Rick Parker (artist)
Parker at a comics convention in April 2016
|Born||Richard Lowell Parker|
August 31, 1946
Miami, Florida, U.S.
|Pseudonym(s)||Hatch, Ricko, Ricko the Sicko, Skully|
|Beavis and Butt-Head comic book|
Lieutenant Richard Parker
|Birth name||Richard Lowell Parker|
|Allegiance||United States of America|
|Service/||United States Army|
|Years of service||1966–1969|
|Unit||Fourth United States Army|
|Children||Grant Parker Grayson Parker|
Richard Lowell Parker (born 1946 is an American artist, writer, and cartoonist whose humorous artwork has appeared in The New York Times, The Village Voice, Time magazine, U.S. News & World Report, Life magazine, and various comic books published by Marvel Comics.
Parker grew up in Savannah, Georgia. He did not own many comic books as a child — instead, his artistic influences include Little Golden Books and the comic strips Mutt and Jeff and Little Orphan Annie. (He also lists Will Elder, Wally Wood, Carl Barks, Harvey Kurtzman, Roy Crane, and Jack Davis as influences.) Parker earned his Bachelor of Fine Arts at the University of Georgia, and his Master of Fine Arts at the Pratt Institute.
In February 1966 Parker was drafted into the United States Army, completing basic training at Fort Stewart, GA and becoming a tank driver. Parker applied for Officer Candidate School and completed Advanced Infantry Training at Fort Jackson, SC, subsequently completing Officer Candidate School at Fort Sill. After becoming an officer, Parker was involved in the testing of Pershing Missiles in the deserts of New Mexico and Utah. He was also an acting Battery Commander at Fort Sill and briefly was the Officer-in-Charge of military funerals for Northern Texas, Oklahoma and Western Arkansas.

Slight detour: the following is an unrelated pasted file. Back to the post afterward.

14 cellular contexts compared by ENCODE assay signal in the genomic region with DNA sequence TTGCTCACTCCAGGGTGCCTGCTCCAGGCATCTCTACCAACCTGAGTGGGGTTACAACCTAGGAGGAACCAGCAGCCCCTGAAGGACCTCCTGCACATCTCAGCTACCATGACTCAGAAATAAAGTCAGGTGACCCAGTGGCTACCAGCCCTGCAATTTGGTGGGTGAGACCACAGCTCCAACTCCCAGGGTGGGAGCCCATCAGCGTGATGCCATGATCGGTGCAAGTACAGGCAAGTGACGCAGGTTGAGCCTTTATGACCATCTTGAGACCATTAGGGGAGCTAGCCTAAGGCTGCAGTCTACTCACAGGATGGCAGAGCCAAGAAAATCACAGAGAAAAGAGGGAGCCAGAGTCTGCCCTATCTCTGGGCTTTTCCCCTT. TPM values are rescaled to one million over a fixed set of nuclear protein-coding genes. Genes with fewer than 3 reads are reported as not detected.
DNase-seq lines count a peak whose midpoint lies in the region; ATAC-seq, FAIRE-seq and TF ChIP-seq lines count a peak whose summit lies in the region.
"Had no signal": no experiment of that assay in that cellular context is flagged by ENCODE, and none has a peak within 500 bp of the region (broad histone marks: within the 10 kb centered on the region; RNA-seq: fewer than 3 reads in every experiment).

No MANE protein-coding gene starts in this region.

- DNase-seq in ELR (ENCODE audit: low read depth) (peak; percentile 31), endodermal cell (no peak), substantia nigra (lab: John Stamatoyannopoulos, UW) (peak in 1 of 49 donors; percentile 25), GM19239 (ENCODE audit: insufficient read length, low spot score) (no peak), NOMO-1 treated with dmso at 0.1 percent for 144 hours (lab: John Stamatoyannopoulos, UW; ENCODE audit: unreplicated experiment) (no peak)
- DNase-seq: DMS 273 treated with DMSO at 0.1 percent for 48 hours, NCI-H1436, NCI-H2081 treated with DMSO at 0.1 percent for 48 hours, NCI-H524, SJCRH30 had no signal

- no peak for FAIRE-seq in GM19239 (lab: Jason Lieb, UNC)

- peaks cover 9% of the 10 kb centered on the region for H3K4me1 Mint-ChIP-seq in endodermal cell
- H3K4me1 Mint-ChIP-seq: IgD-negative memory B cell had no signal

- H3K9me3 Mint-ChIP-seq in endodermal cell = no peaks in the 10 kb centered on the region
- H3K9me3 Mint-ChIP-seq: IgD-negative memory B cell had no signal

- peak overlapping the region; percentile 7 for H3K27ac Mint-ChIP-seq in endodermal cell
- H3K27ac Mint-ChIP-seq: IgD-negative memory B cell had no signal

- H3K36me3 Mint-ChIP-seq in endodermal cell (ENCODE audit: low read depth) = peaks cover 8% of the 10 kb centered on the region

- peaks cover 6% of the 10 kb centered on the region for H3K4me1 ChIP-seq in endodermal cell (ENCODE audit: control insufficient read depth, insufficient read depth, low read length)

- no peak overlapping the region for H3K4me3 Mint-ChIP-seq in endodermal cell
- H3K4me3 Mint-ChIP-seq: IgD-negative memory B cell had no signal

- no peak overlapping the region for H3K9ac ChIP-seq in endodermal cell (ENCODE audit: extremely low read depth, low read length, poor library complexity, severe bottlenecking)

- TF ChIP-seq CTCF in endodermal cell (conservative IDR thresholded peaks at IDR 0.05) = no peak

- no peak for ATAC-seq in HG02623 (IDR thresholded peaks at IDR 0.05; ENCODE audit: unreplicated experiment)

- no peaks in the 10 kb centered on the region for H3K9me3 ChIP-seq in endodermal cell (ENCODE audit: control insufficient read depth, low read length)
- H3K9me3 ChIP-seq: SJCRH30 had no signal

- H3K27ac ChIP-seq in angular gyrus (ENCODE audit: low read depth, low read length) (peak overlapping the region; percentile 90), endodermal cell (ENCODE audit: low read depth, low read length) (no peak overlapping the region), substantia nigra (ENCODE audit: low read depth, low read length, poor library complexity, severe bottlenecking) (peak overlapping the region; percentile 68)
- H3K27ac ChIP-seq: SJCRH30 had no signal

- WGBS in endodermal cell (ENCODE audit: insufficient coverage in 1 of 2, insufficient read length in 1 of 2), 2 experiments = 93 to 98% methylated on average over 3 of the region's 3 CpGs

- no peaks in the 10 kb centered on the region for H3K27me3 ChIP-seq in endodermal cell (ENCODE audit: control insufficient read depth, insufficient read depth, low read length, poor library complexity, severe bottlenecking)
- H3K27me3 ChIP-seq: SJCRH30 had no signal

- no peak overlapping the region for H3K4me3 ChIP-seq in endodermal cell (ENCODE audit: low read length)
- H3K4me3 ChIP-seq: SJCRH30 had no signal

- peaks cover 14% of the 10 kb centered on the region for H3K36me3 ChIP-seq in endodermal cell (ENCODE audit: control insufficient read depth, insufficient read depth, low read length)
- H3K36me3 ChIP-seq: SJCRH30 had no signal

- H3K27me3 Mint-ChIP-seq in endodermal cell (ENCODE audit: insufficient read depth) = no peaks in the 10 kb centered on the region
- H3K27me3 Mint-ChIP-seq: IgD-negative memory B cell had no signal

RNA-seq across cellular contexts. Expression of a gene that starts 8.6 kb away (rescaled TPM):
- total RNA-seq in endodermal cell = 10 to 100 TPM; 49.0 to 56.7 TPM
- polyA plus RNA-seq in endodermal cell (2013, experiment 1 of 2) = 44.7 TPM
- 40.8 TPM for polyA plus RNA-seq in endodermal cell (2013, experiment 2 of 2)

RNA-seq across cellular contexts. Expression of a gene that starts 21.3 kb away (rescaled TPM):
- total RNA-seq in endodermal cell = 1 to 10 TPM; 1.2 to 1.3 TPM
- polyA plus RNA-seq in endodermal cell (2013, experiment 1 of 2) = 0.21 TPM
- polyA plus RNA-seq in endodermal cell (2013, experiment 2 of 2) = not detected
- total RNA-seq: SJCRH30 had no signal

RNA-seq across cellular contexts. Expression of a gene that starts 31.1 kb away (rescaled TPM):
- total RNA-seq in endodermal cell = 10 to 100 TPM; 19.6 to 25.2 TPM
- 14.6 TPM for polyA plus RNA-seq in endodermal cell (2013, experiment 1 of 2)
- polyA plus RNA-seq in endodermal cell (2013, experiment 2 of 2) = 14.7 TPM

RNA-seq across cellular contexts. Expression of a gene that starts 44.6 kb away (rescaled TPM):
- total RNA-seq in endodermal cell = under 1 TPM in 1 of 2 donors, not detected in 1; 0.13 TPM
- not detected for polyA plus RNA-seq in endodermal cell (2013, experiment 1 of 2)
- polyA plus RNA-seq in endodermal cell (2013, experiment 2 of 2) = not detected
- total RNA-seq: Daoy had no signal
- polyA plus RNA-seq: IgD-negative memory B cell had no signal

Parker got his start in the comics industry as a letterer for Marvel Comics, starting in the late 1970s. Spider-Man editor Jim Salicrup recalled, "Not only did I like having him letter all the titles just so I can pretend to be J. Jonah Jameson and scream 'Parker!' at him all the time, but he lived not far from me at the time, and quite often I would visit his home and hang out with him while he lettered pages, and then we'd drop 'em off at the FedEx office together. This easily saved days on the schedule, and got the books done much faster." Parker was one of the four original artists of The Pekar Project (SMITH Magazine, 2009–2010), which brought the writing of the American autobiographical comics pioneer Harvey Pekar to the web.
He also drew the introductory pages of Tales from the Crypt for Papercutz from 2007 to 2009. Parker has illustrated a series of graphic novel parodies (written by Stefan Petrucha) for Papercutz Slices (Papercutz) — titles include Diary of a Stinky Dead Kid (2009), Harry Potty and The Deathly Boring (2010), Breaking Down (2011) (a parody of the Twilight series), Percy Jerkson and The Ovolactovegetarians (2011), and The Hunger Pains (2012).
Parker's fine art consists of paintings, drawings, collage, assemblages, sculpture, lithographs, photographs, performance, and conceptual art. He was the founder of the Barking Dog Museum in New York City (1975–1987). His artwork has been shown at the Hundred Acres Gallery in New York, the NYU Art Gallery, The Georgia Museum of Art, the Pratt Institute Art Gallery, Franklin Furnace Book Archives, the Museum of Comic and Cartoon Art, and the DUMBO Arts Center.
Parker's comic art and fine art is in private collections and several institutions.
- C.A.P.S. Grant, 1978
- Village Voice Photo Contest, 1985
- Comics Buyer's Guide Award, Favorite Letterer, 1989/90
- As Illustrator: Everything I Really Need To Know I Learned from Television (Applause Theatre Books, 1992) — written by Barry Dutter
- As author: Deadboy (self-published, 2011)
- Parker entry, Who's Who of American Comic Books, 1928–1999. Accessed Feb. 27, 2014.
- "Smashwords — Deadboy Part 7 — A book by Rick Parker". Smashwords.com. 2011-03-13. Retrieved 2012-05-23.
- Tobin, Nancy (November 30, 2009). "West of Chelsea: Rick Parker". The New York Times.
- Guiterrez, Peter. "Local Locals: Rick Parker's Macabre (but Funny) Mind". The New York Times. Retrieved 9 January 2012.
- Aushenker, Michael (October 2010). "Not Amazing, but Spectacular". Back Issue!. TwoMorrows Publishing (44): 61.
- "The Pekar Project". Smithmag.net. Retrieved 2012-05-23.
- "Papercutz Slices Author Page". Papercutz.com. Retrieved 2012-05-23.
- Mann, Mary (2009-11-10). "'Diary of a Stinky Dead Kid' Helps Bring an Old Comic Series Back to Life – Maplewood, NJ Patch". Maplewood.patch.com. Archived from the original on 2009-11-16. Retrieved 2012-05-23. Cite uses deprecated parameter
|Wikimedia Commons has media related to Rick Parker (artist).|